It has been of interest to the authors to compute different properties of permutations. Inspections include plus- and minus-decomposable permutations, block-decompositions of permutations, as well as the computation of the direct and skew sum of permutations. First a couple of definitions on which some of the properties are based on:

An interval of a permutation \(\sigma\) is a set of contiguous values which in \(\sigma\) have consecutive indices.

A permutation of length \(n\) is called simple if it only contains the intervals of length 0, 1 and \(n\).

As mentioned above, an interval of a permutation \(\sigma\) is a set of contiguous numbers which in \(\sigma\) have consecutive indices. For example in \(\sigma = 4 6 8 7 1 5 2 3 \) the following is an interval \(\sigma(2)\sigma(3)\sigma(4)=6 8 7\) whereas \(\sigma(4)\sigma(5)\sigma(6)=7 1 5\) is not.

`‣ IsInterval` ( list ) | ( function ) |

Returns: `true`

, if `list`

is an interval.

IsInterval takes in any list with unique elements, which can be ordered lexicographically and checkes whether it is an interval.

gap> IsInterval([3,6,9,2]); false gap> IsInterval([2,6,5,3,4]); true gap>

As mentioned above a permutation is said to be simple if it only contains intervals of length 0, 1 or the length of the permutation.

`‣ IsSimplePerm` ( perm ) | ( function ) |

Returns: `true`

if `perm`

is simple.

To check whether `perm`

(length of `perm`

= \(n\)) is a simple permutation `IsSimplePerm`

uses the basic algorithm proposed by Uno and Yagiura in [UY00] to compare the `perm`

against the identity permutation of the same length.

gap> IsSimplePerm([2,3,4,5,1,1,1,1]); true gap> IsSimplePerm([2,4,6,8,1,3,5,7]); true gap> IsSimplePerm([3,2,8,6,7,1,5,4]); false gap>

In [PR12] it is shown how one can get chains of permutations by starting with a simple permutation and then removing either a single point or two points and the resulting permutation would still be simple. We have applied this theory to create functions such that the set of simple permutations of shorter length, by one deletion, can be found.

`‣ OnePointDelete` ( perm ) | ( function ) |

Returns: A list of simple permutations with one point less than `perm`

.

`OnePointDelete`

removes single points in the simple permutation and returns a list of the resulting simple permutations, in their rank encoding.

gap> OnePointDelete([5,2,3,1,2,1]); [ [ 2, 3, 1, 2, 1 ], [ 4, 1, 2, 2, 1 ] ] gap> OnePointDelete([5,2,4,1,6,3]); [ [ 2, 3, 1, 2, 1 ], [ 4, 1, 2, 2, 1 ] ] gap>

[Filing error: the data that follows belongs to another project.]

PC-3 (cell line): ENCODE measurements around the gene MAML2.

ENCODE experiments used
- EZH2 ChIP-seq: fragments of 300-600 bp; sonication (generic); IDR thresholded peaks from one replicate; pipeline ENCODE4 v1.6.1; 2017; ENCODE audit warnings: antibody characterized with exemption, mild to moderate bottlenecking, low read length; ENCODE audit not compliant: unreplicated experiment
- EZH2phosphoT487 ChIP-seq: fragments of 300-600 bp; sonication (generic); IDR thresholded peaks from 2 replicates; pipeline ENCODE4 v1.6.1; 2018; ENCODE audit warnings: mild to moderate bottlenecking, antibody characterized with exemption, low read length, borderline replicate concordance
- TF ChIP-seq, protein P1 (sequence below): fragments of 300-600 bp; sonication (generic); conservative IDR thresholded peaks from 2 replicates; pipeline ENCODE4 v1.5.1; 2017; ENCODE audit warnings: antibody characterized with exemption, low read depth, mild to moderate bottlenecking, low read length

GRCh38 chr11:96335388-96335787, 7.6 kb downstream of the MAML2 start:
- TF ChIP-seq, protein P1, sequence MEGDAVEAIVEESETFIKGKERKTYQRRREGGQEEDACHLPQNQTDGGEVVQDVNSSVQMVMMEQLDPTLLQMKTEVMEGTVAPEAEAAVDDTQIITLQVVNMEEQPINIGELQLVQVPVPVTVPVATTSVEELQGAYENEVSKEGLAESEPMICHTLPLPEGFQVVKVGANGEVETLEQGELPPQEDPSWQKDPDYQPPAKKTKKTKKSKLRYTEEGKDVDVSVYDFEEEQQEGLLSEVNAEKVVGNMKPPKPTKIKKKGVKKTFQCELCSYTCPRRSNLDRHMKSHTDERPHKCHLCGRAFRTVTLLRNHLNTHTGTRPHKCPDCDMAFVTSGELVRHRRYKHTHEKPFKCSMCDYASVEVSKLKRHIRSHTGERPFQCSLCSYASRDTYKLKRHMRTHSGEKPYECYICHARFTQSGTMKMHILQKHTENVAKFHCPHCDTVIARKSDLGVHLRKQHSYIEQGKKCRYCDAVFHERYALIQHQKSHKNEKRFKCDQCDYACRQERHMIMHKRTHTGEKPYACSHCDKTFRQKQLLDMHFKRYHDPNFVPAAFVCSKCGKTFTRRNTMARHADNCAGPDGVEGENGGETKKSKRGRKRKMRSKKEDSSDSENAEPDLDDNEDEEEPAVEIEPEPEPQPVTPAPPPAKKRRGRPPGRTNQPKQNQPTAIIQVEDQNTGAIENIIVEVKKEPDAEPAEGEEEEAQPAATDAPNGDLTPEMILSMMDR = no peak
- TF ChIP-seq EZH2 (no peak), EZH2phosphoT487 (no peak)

`‣ TwoPointDelete` ( perm ) | ( function ) |

Returns: The exceptional permutation with two point less than `perm`

.

`TwoPointDelete`

removes two points of the input exceptional permutation and returns the list of the unique resulting permutation, in its rank encoding.

gap> TwoPointDelete([2,4,6,8,1,3,5,7]); [ [ 2, 3, 4, 1, 1, 1 ] ] gap> TwoPointDelete([2,3,4,5,1,1,1,1]); [ [ 2, 3, 4, 1, 1, 1 ] ] gap>

`‣ PointDeletion` ( perm ) | ( function ) |

Returns: A list of simple permutations with of shorter length than `perm`

.

`PointDeletion`

takes any simple permutation does not matter whether exceptional or not and removes the right number of points.

gap> PointDeletion([5,2,3,1,2,1]); [ [ 2, 3, 1, 2, 1 ], [ 4, 1, 2, 2, 1 ] ] gap> PointDeletion([5,2,4,1,6,3]); [ [ 2, 3, 1, 2, 1 ], [ 4, 1, 2, 2, 1 ] ] gap> PointDeletion([2,4,6,8,1,3,5,7]); [ [ 2, 3, 4, 1, 1, 1 ] ] gap> PointDeletion([2,3,4,5,1,1,1,1]); [ [ 2, 3, 4, 1, 1, 1 ] ] gap>

Given a permutation \(\pi\) of length \(m\) and nonempty permutations \(\alpha_{1},\ldots,\alpha_{m}\) the inflation of \(\pi\) by \(\alpha_{1},\ldots,\alpha_{m}\), written as \(\pi[\alpha_{1},\ldots,\alpha_{m}]\), is the permutation obtained by replacing each entry \(\pi(i)\) by an interval that is order isomorphic to \(\alpha_{i}\) [Bri08]. Conversely a block-decomposition of \(\sigma\) is any expression of \(\sigma\) as an inflation \(\sigma=\pi[\alpha_{1},\ldots,\alpha_{m}]\). The block decomposition of a permutation is unique if and only if \(\sigma,\pi,\alpha_{1},\ldots,\alpha_{n}\) all are in the same pattern class and \(\pi\) is simple and \(\pi\neq 1 2,\ 2 1\) [AA05].

For example the inflation of \(25413[21,1,1,1,2413]=3 2 8 9 1 5 7 4 6\), written in **GAP** this is `[[2,5,4,1,3],[2,1],[1],[1],[1],[2,4,1,3]]`

. This decomposition of \(3 2 8 9 1 5 7 4 6\) is not unique. The unique block-decomposition, as described above, for \(3 2 8 9 1 5 7 4 6=2413[21,12,1,2413]\) or in **GAP** notation `[3,2,8,9,1,5,7,4,6]=[[2,4,1,3],[2,1],[1,2],[1],[2,4,1,3]]`

.

`‣ Inflation` ( list_of_perms ) | ( function ) |

Returns: A permutation that represents the inflation of the list of permutations, taking the first permutation to be \(\pi\), as described in the definition of inflation.

Inflation takes the list of permutations that stand for a box decomposition of a permutation, and calculates that permutation by replacing each entry \(i\) in the first permutation by an interval order isomorphic to the permutation in index \(i+1\).